Spanish scientists create 3D-printed human skin

2017 01 25 09 25 45 48 2017 01 24 3 D Bioprinter Prototype 20170125162625

Researchers in Spain said they are using 3D-printing technology to create human skin, according to an article in Biofabrication.

One of the first-created, human living organs to reach the marketplace, the product replicates the natural structure of real human skin with an external layer, an epidermis with its stratum corneum to protect against the external environment, and a third, thicker dermis layer consisting of fibroblasts that produce collagen, the protein that gives real skin its elasticity and mechanical strength.

Prototype for a 3D bioprinter that creates functional human skin. Image courtesy of UC3M.Prototype for a 3D bioprinter that creates functional human skin. Image courtesy of UC3M.

The skin "can be transplanted to patients or used in business settings to test chemical products, cosmetics, or pharmaceutical products in quantities and with timetables and prices that are compatible with these uses," said Dr. Luis Jorcano, a professor in the department of bioengineering and aerospace engineering at Madrid's Carlos III University, in a statement accompanying the release of the study (Biofabrication, 5 December 2016).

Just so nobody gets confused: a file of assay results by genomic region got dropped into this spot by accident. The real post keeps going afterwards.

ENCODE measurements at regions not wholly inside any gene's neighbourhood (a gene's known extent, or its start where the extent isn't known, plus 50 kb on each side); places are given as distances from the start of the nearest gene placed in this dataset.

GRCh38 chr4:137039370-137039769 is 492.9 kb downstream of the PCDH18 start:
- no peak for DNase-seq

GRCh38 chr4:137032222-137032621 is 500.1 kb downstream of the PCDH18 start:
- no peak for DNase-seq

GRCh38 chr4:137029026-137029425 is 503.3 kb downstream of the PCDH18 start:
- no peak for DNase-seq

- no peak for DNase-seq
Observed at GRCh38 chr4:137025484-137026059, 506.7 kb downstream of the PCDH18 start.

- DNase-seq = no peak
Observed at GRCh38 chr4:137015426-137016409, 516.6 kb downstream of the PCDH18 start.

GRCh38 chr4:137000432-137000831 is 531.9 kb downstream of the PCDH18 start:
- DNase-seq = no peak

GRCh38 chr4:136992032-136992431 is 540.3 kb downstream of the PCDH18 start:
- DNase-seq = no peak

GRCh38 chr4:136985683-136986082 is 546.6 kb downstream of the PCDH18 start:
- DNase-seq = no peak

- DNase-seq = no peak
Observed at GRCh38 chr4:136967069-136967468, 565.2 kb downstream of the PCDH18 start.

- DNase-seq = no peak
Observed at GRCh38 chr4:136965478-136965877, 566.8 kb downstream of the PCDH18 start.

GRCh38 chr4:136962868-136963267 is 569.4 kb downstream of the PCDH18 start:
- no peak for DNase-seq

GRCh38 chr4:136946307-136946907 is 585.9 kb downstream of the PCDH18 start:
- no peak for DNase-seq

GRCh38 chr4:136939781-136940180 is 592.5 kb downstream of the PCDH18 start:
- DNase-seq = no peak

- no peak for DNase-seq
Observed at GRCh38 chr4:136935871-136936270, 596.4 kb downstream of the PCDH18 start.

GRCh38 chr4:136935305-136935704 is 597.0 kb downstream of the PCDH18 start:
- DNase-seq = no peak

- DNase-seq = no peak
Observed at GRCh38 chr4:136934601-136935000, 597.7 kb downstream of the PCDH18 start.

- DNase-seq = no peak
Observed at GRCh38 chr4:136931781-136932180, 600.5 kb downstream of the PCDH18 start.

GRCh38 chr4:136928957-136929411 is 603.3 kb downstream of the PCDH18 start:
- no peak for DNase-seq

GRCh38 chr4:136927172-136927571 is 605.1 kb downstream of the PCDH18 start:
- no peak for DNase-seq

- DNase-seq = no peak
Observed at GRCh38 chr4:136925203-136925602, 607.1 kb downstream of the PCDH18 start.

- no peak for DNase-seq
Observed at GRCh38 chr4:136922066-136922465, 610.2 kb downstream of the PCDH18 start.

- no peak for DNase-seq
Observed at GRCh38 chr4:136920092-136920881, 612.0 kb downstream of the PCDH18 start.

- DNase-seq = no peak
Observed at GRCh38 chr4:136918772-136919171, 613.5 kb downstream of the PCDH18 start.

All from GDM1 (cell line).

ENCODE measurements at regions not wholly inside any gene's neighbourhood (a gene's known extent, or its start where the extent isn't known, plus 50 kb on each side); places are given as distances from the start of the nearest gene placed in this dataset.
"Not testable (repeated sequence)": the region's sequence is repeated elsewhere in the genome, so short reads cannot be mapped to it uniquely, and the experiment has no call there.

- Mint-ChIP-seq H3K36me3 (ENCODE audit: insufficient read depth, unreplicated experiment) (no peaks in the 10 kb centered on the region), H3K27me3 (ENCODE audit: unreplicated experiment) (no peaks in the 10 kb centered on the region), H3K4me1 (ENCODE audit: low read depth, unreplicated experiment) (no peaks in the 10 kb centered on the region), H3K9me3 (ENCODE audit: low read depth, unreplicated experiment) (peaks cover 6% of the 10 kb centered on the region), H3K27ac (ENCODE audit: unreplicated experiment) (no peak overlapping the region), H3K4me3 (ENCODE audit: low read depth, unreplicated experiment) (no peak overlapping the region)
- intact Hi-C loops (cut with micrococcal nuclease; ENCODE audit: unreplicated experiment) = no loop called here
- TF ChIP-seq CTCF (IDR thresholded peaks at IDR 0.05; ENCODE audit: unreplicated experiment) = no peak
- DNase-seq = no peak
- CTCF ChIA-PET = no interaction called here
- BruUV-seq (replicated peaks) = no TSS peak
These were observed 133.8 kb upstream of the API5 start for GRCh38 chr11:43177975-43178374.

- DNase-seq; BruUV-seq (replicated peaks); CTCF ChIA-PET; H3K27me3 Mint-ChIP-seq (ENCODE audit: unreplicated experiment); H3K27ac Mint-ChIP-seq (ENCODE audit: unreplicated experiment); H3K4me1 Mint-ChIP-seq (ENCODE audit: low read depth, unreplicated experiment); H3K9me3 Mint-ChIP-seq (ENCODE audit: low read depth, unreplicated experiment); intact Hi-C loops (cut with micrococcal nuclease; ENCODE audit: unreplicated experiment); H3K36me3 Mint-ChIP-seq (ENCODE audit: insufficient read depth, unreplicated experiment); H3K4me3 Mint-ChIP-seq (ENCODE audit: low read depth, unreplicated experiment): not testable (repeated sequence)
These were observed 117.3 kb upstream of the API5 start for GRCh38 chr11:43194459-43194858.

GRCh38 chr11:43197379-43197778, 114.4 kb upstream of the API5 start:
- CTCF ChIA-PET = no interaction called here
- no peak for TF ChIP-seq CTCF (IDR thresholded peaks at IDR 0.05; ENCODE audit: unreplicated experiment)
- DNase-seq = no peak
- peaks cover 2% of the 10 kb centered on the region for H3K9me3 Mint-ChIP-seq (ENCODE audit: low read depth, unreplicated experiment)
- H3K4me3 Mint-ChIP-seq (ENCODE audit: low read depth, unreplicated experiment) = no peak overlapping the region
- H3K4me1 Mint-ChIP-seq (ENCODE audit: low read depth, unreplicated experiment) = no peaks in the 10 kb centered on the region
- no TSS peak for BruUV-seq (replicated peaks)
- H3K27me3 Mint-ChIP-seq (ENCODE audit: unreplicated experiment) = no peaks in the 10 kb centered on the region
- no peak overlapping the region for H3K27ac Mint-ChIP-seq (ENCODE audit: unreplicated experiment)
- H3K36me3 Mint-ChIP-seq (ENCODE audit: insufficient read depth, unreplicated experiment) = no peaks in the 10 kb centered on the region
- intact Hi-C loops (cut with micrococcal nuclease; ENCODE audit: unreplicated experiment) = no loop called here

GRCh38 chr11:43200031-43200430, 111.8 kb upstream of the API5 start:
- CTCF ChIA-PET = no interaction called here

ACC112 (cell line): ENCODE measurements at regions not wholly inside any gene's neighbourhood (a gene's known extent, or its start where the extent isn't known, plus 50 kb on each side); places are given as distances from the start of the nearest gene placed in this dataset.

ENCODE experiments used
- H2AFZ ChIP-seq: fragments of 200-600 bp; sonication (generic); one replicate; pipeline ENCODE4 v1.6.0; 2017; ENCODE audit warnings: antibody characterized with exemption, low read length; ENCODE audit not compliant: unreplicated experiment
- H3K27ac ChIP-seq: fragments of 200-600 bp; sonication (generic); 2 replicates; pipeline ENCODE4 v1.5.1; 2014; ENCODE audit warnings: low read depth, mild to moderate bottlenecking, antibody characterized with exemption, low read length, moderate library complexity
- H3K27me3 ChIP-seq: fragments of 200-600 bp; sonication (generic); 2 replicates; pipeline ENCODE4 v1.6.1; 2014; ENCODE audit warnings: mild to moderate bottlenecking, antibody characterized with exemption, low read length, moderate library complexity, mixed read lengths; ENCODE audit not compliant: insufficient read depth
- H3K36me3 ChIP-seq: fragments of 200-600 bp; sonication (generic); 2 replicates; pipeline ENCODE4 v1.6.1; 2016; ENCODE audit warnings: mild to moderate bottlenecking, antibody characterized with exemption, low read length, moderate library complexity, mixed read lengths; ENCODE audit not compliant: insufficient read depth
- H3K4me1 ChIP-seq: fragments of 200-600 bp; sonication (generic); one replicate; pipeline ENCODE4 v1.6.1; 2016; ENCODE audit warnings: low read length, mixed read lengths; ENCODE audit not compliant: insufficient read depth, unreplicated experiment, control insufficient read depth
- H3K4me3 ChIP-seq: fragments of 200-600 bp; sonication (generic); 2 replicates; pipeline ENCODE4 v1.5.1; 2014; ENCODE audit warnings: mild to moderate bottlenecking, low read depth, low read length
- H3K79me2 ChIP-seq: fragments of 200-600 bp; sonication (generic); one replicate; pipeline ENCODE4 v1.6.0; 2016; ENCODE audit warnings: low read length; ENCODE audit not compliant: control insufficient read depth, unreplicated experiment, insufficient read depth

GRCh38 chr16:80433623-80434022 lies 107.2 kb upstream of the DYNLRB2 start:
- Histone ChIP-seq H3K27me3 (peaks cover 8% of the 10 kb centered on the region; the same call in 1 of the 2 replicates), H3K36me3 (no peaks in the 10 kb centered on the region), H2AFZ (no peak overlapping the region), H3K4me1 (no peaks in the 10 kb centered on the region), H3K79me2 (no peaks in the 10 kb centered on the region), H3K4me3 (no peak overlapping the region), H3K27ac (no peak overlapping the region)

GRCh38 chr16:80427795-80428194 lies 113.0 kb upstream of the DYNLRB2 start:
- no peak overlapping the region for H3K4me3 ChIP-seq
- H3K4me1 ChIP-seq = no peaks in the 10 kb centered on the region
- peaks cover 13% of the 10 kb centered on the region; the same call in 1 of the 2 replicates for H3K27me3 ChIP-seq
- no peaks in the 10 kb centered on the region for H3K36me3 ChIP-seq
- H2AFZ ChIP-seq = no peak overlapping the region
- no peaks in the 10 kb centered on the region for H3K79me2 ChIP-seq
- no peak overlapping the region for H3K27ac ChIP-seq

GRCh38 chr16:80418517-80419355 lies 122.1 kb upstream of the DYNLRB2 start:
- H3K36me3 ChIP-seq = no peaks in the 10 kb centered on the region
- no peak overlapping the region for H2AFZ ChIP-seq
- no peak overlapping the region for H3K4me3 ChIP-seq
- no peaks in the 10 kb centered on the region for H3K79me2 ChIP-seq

When creating skin, bioinks are used instead of cartridges and colored inks, and extruded from injectors, the authors noted. Knowing how to mix the biological components, create the necessary conditions in which to work with them to avoid deterioration, and correctly depositing the product, is critical. Deposit of the bioinks, which are patented to Ciemat and licensed by the BioDan group, are controlled by a computer that deposits them on a print bed to produce the skin, the authors wrote.

The process can be used either to create allogeneic skin from a stock of cells for industrial process, or to create autologous skin made from the patient's own cells and designed for therapeutic use, they wrote.

Only human cells and components are used to produce skin that is bioactive and can generate its own collagen, the authors noted. This kind of bioprinting allows skin to be generated in a standardized, automated way, for a lower cost than manual production. The tissues can be used to test pharmaceutical products, as well as cosmetics and consumer chemical products where regulations require testing that does not use animals.

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